PINS gives 52 Pages of Pre-application Advice – and Still get it Wrong

I previously blogged on here that Gladmans ‘needed their heads examined’ for using the special measures procedure to apply for a site with an up to date local plan on BMV agricultural land where they were subsequently refised with no second chance.

Martyn Twigg of Gladmans provided me with the 52 pages of pre-app advice that PINS gave which explains why they submitted.

52 Pages! and they still got it wrong.  A warning if ever there was one that you should always be cautious about pre-app advice and there is no substitute for local expertise and knowledge.

The key section (I have uploaded it on dropbox) is  section 3.2.  Despite having an up to date local plan and that plan being used as the basis for calculating the backlog at two appeals the advice is that it should revisit whether to use the residual approach in favor of the Sedgefield approach on the basis of the recent NPPG.  What bad advice.

Firstly you only ever vary from an residual approach when a plan is out of date and there is a backlog.  A recently adopted plan is unlikely to have a backlog if you calculate the trajectory on the basis on which it was adopted.  So the guidance simply does not come into play.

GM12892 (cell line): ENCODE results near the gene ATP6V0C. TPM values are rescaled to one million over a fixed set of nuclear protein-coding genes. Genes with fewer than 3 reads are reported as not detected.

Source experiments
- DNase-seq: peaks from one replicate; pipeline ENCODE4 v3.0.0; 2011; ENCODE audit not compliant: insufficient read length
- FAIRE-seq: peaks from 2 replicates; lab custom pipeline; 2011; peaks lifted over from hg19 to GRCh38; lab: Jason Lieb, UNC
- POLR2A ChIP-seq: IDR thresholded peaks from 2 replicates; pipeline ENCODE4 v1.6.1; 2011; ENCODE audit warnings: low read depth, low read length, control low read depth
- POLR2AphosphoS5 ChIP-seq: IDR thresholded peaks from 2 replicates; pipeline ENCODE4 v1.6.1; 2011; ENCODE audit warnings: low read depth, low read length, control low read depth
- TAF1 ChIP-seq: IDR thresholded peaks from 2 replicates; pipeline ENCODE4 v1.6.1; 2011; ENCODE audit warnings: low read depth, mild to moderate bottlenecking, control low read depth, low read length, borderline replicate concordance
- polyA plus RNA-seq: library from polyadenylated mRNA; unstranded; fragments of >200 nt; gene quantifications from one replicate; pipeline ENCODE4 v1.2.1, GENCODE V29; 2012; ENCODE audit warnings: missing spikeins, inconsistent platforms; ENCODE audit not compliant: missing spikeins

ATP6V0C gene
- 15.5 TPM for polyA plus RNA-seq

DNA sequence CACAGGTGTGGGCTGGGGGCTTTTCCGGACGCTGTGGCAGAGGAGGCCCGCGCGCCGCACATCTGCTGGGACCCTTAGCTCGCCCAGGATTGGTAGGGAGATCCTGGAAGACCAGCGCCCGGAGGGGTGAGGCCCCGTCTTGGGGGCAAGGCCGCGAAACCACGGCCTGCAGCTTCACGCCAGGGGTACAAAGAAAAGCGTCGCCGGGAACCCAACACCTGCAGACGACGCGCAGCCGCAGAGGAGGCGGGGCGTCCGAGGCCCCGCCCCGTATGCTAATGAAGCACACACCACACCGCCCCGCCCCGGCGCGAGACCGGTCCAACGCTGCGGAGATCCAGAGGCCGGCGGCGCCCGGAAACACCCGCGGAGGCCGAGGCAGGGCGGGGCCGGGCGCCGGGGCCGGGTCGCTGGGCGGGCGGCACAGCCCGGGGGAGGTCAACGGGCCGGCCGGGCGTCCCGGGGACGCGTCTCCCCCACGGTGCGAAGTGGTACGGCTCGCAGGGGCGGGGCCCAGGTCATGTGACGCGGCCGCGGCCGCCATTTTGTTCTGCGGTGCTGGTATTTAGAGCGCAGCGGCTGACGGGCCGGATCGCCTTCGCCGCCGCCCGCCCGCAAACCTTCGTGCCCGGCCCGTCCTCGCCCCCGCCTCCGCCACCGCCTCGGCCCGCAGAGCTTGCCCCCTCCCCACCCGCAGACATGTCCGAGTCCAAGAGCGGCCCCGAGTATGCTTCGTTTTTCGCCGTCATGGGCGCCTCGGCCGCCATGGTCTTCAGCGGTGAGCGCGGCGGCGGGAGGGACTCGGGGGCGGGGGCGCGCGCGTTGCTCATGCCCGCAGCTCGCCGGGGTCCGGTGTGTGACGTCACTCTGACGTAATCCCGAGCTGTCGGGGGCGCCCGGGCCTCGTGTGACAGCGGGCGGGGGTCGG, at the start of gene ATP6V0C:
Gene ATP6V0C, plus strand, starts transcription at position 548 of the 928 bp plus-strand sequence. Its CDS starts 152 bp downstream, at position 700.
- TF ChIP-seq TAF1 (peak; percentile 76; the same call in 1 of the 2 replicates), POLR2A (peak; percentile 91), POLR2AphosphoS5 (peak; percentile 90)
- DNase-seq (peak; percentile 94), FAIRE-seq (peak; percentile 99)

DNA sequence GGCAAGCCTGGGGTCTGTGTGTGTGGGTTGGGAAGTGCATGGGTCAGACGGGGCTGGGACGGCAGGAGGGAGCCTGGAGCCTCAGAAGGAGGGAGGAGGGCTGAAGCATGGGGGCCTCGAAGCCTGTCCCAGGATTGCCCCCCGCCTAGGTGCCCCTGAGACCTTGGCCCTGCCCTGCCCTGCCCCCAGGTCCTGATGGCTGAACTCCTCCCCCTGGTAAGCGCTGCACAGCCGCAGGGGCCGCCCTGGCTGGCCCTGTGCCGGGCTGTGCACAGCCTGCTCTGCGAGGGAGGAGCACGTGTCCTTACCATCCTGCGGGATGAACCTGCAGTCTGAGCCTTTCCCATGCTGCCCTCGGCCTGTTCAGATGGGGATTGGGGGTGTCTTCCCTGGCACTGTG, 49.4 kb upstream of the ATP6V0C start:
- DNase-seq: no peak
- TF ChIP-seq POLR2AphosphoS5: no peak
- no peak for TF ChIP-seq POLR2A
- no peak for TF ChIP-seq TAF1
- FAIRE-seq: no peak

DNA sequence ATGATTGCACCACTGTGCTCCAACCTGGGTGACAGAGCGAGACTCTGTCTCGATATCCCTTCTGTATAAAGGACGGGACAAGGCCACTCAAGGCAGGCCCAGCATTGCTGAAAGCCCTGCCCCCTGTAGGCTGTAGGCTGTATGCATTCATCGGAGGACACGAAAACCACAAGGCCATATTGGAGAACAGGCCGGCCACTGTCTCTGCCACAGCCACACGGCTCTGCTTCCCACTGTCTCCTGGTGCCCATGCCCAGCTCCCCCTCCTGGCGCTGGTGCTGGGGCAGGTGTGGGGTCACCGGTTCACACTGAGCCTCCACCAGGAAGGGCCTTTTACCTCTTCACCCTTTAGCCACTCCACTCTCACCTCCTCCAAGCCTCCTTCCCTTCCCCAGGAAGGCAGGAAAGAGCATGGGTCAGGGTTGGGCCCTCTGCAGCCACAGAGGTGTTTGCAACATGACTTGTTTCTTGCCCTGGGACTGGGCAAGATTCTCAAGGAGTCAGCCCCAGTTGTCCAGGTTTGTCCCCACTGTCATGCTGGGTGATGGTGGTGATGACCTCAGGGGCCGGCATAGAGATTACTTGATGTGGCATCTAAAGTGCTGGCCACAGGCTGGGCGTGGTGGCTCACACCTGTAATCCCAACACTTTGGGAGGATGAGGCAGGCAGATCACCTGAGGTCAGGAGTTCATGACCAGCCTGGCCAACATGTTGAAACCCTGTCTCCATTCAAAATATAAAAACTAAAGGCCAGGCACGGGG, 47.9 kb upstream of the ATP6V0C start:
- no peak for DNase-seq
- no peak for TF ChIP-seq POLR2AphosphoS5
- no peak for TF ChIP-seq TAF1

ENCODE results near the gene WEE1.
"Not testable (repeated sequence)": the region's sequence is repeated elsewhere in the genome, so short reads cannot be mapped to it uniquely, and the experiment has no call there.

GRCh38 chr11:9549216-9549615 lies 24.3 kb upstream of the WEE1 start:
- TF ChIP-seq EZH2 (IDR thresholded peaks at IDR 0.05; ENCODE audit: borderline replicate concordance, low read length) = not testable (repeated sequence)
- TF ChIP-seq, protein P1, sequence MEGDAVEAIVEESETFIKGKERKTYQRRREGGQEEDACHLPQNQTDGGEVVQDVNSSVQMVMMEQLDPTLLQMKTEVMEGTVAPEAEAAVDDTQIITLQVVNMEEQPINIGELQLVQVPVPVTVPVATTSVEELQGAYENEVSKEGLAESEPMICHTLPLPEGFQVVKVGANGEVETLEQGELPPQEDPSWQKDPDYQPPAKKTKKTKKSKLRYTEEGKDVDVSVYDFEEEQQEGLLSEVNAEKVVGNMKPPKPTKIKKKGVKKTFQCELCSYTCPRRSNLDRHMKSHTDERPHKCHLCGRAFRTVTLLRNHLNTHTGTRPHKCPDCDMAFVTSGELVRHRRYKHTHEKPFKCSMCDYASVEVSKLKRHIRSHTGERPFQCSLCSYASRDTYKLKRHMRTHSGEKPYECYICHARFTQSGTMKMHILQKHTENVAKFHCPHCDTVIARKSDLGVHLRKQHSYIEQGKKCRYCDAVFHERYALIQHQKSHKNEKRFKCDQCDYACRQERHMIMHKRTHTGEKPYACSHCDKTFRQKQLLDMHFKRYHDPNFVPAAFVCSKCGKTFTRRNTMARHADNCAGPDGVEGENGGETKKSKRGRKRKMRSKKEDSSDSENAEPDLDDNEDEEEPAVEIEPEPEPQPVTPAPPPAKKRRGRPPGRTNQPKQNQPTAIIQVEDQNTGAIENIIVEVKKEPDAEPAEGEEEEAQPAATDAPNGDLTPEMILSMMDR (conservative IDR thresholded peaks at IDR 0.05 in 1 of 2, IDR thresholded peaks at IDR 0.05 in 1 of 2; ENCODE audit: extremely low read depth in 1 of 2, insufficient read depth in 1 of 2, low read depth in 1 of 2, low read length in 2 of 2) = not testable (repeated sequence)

Secondly the oddly undated pre-app note does not take into account the case of Bloor Homes V SoS issued on March 2014 relating to a nearby district in the same circumstance (possibly after the pre-app note was issued) clarifying that it is perfectly acceptable for an inspector to adopt a residual approach as in the two previous Blaby appeals.

What Gladmans should have done was to withdraw the application after the Bloor Homes decision had come in.  If this was a S78 appeal Balby could legitimately asked for a partial award of costs if they carried on.

Which illustrates again how inefficient the special measures regime is. Everyone time is wasted by an applicant submitting an application which on the basis of recent appeals, caselaw and a recently adopted plan stood no realistic chance of success.  In the non-special measures system there is an in built incentive in the system against such timewasting. Not so in the special measures system.


3 thoughts on “PINS gives 52 Pages of Pre-application Advice – and Still get it Wrong